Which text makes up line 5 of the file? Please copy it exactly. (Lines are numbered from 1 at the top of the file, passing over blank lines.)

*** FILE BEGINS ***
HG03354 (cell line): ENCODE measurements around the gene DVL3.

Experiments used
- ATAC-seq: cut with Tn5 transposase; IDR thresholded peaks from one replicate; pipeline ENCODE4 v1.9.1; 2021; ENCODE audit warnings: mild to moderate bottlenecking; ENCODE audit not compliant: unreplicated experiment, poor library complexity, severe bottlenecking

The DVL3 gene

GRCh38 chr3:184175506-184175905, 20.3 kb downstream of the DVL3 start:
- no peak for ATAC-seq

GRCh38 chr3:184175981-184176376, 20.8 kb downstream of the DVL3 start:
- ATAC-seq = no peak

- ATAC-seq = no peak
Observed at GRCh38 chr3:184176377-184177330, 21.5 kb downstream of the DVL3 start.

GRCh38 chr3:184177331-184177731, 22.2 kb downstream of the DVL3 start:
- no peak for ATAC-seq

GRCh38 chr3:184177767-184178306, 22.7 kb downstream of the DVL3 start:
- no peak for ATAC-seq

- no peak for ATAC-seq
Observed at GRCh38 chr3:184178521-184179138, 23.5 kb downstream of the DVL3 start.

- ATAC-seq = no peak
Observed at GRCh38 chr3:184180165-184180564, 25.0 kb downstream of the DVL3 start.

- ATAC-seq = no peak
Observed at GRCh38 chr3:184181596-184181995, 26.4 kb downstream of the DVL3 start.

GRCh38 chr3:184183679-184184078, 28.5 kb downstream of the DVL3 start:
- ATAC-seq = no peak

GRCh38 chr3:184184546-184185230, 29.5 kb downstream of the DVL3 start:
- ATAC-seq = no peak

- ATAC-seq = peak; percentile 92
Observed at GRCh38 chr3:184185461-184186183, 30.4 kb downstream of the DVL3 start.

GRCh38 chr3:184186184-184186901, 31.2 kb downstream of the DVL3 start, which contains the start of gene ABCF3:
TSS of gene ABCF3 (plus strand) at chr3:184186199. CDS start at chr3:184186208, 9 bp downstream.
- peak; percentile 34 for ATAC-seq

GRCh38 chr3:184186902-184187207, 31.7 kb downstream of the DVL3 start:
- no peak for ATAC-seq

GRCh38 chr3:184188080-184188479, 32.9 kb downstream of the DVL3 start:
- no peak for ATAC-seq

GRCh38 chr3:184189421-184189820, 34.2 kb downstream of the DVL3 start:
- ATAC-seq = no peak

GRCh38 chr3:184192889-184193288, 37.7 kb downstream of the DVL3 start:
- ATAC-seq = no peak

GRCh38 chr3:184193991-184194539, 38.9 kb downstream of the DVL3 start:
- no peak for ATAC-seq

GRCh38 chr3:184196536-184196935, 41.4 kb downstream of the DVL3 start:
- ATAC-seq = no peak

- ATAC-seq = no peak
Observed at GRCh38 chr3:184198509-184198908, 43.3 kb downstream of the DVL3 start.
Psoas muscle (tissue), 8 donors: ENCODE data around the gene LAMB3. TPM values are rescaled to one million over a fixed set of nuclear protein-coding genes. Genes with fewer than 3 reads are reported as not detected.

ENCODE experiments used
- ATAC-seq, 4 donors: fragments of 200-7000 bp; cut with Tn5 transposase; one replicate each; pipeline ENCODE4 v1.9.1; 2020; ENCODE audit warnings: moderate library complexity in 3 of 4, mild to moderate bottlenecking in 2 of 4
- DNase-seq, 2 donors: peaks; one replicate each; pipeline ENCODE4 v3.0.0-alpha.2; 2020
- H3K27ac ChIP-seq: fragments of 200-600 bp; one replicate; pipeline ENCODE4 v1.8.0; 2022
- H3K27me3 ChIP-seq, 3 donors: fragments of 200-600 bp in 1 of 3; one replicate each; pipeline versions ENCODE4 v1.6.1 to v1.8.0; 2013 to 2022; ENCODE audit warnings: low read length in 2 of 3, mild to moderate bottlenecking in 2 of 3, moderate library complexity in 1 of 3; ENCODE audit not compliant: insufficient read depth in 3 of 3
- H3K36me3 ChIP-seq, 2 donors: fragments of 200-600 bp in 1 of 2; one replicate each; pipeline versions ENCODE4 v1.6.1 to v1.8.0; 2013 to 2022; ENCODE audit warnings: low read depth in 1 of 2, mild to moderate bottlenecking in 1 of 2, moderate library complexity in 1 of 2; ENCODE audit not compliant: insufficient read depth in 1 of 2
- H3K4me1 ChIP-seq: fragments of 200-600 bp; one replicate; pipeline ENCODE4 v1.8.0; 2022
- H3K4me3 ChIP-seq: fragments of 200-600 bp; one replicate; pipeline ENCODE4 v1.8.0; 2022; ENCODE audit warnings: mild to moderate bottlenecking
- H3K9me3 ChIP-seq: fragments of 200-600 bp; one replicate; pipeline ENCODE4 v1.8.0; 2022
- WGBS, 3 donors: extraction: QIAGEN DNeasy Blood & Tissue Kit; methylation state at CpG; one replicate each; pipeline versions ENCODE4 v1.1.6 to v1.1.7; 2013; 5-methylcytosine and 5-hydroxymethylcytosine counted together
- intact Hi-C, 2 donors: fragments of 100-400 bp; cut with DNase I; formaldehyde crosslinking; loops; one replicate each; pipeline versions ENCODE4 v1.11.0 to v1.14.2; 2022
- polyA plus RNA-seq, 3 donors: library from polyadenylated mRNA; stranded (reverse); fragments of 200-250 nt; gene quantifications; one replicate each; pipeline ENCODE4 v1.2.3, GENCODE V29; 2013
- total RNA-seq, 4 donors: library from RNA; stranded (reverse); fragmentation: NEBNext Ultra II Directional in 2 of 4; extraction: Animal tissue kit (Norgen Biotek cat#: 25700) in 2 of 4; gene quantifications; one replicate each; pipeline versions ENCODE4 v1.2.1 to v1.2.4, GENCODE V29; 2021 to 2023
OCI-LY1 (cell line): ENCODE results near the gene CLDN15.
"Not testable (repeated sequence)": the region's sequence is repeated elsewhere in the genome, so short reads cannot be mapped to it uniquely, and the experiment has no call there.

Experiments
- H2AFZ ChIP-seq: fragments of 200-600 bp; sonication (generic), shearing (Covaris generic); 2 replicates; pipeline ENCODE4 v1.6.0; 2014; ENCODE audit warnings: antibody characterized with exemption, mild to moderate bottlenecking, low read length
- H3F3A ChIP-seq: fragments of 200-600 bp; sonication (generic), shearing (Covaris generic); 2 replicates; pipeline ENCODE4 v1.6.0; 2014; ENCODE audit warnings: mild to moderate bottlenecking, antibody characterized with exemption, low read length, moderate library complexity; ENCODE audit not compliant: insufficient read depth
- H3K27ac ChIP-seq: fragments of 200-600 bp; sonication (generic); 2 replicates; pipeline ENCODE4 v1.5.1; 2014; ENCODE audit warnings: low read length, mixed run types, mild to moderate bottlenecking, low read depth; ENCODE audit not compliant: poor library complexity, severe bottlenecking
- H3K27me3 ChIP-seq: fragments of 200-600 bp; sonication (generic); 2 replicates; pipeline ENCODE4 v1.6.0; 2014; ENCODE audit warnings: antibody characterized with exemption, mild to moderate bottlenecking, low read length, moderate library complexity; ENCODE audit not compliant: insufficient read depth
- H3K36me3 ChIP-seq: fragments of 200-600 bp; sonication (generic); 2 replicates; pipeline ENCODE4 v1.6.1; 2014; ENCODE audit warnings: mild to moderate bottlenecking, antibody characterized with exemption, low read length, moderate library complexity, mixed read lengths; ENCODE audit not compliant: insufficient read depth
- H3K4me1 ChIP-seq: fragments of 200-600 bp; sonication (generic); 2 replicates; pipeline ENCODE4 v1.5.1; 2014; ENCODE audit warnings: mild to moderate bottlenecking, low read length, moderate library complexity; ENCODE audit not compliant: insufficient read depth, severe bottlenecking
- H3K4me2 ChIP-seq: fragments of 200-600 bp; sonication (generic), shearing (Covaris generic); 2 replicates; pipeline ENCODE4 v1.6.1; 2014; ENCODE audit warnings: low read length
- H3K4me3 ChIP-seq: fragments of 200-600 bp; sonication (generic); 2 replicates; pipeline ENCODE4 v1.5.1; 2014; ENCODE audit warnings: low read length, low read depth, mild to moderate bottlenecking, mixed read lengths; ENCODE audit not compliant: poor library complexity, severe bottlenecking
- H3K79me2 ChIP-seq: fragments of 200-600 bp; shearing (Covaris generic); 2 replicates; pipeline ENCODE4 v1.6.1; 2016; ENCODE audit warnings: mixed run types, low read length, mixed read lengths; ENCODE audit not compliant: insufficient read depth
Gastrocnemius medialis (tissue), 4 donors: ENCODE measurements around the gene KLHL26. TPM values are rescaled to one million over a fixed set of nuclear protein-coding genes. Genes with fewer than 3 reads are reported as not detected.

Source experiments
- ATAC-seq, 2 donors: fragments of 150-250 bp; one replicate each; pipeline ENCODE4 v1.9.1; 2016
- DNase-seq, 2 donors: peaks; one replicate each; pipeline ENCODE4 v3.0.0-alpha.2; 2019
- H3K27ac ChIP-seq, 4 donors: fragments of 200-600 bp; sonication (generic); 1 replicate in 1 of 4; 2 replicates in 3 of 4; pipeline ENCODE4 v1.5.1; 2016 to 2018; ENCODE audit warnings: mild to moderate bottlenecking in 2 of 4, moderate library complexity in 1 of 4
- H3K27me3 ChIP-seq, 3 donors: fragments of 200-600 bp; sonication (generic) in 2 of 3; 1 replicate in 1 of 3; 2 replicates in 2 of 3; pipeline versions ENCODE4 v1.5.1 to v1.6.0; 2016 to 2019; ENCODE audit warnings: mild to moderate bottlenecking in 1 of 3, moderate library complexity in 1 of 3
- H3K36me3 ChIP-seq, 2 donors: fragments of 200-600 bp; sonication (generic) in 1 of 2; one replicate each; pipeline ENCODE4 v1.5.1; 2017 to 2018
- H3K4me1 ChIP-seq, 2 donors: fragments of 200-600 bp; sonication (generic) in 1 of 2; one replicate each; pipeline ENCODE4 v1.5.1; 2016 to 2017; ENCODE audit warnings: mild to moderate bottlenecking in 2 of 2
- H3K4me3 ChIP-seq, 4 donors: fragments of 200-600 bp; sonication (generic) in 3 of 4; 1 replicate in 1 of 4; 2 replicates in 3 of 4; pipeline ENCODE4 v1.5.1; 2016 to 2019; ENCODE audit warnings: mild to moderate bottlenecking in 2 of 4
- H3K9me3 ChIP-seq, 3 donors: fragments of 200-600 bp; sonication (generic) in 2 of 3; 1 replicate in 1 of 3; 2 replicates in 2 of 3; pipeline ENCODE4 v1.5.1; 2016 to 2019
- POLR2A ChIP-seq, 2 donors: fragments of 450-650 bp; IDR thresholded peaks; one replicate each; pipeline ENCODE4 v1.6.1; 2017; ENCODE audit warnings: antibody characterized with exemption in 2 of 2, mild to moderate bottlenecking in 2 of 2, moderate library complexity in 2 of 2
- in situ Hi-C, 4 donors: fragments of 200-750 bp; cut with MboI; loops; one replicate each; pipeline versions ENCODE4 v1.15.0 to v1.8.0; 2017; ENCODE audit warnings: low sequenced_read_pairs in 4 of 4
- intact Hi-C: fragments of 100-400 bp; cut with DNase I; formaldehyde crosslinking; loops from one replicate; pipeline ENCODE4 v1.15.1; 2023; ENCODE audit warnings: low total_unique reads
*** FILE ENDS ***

GRCh38 chr3:184175506-184175905, 20.3 kb downstream of the DVL3 start: